The lines adjust to the view angle to render them in the same style as the environment outlines. This makes sure that they look like they are drawn from the view perspective, rather than on the surface like a texture, which results in distortion when you look at the surface at a steep angle.
We used this technique both on the shot file level as part of the lighting process and also on some of the assets directly, so the lines would show up in all shots. For example the seams on the improvised wings and the screws on the rocket hull were done this way.
The Geometry Nodes setup to generate the line geometry from drawn curves also allows deforming them with the surface mesh, they just need to be drawn in the rest pose.
To marry everything together and nudge the image a bit further away from that clean CG look, in a way that is more reminiscent of 2D animation, we added a subtle paper texture overlay on top of everything. Unfortunately Youtube compression eats up most of this effect, but it does add to the look.
The reason we didn't do this as a compositing effect at the very end, but as part of the shader instead, is that this way we could more easily attach the anchoring of that texture to moving objects or to the environment with a moving camera respectively.
Besides the shot-by-shot compositing to adjust to composition of the shot, guide the eye and beautify the frames, we had a node-group on everything to help things look just a bit more painterly.
This is mainly how we did it since there wasn't an implementation of the Kuwahara filter yet, which there will be now in Blender 4.0. It helps a lot to simplify a high frequency of detail and round off sharp corners in shapes, which makes it look just a bit more hand-made.
In the end we didn't rely on this effect that much, as the outlines ended up being much more prevalent than we initially planned. So the frames stand mainly on their own without too much heavy lifting in the compositing. That is generally very nice for the lighting process since what you see is what you get in the viewport camera. This will be, of course, much less important as the viewport compositor gets more and more features.
The topic of shading and rendering of 'Wing It!' is not complete without talking specifically about how we did the character shading. Since this topic seems like a great opportunity to go into a little more technical detail of how it works and this article is already very long, I'd like to do exactly that in a follow-up article.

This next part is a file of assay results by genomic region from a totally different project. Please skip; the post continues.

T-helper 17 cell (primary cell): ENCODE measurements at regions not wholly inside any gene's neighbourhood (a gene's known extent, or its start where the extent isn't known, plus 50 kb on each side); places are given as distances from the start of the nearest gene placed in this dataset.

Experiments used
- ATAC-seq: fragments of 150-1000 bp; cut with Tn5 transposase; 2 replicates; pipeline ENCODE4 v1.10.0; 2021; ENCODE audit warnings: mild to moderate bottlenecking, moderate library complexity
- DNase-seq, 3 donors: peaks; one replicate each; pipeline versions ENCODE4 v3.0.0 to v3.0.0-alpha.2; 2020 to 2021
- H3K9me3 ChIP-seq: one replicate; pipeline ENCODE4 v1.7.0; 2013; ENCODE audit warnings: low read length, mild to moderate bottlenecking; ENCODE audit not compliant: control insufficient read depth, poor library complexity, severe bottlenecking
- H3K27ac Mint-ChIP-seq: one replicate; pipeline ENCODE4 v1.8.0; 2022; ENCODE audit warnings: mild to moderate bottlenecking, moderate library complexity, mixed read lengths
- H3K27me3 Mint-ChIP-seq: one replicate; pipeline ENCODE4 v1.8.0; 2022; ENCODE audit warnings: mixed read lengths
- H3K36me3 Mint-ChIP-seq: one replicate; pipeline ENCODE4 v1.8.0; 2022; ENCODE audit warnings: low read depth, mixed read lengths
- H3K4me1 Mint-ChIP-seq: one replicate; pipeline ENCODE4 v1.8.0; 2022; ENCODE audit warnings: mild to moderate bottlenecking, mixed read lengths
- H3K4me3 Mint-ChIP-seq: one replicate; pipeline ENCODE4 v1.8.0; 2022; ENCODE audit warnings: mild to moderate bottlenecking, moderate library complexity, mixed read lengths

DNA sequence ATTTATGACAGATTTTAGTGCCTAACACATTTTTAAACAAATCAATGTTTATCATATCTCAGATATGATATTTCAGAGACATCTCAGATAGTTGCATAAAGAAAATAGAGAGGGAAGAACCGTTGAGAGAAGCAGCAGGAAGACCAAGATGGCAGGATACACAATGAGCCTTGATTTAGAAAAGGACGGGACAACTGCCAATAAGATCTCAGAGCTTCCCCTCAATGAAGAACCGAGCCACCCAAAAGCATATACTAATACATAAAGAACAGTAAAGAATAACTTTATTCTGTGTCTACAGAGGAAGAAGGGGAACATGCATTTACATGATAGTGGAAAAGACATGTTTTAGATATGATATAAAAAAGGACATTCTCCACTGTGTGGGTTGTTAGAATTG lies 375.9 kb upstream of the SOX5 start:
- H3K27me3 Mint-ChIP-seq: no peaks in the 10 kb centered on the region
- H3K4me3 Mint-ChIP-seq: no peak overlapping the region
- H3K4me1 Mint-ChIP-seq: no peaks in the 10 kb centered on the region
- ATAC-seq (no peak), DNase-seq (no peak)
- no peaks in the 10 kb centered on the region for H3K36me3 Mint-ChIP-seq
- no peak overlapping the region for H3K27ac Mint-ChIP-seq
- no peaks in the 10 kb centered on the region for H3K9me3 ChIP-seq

But let me give you an overall breakdown of the different elements that we had for the character shading:
There is a list of other things I could have gone into detail on here,
but there are just so many things that come up during a production and of course this is only the shading and rendering part of it...
To get an idea of the whole process, on how this shortfilm came to be and the iterations that we went through, check out our weekly production logs or watch the video series that Haru has been filming alongside the production, showing a look behind the scenes into what was happening in our daily work on the film.
All in all, with the tech that we built throughout the production we were successfully able to pull off the look that we were aiming at for most of the runtime of the film. That said, there are definitely some unfortunate, obvious hiccups with the outline/silhouette tech that needed to be fixed for the poses frame by frame in a handful of shots.
Putting things into perspective, the project was a really interesting experiment in the realm of NPR rendering for us. Now we are moving on to our next project 'Gold' that is aiming to strike a halfway point with a highly stylized painterly visuals but also quite cinematic, realistic lighting with refraction and bounces and everything in Cycles. It will be exciting to see how some of the techniques that we used in Eevee for 'Wing It!' can translate and be implemented using Cycles.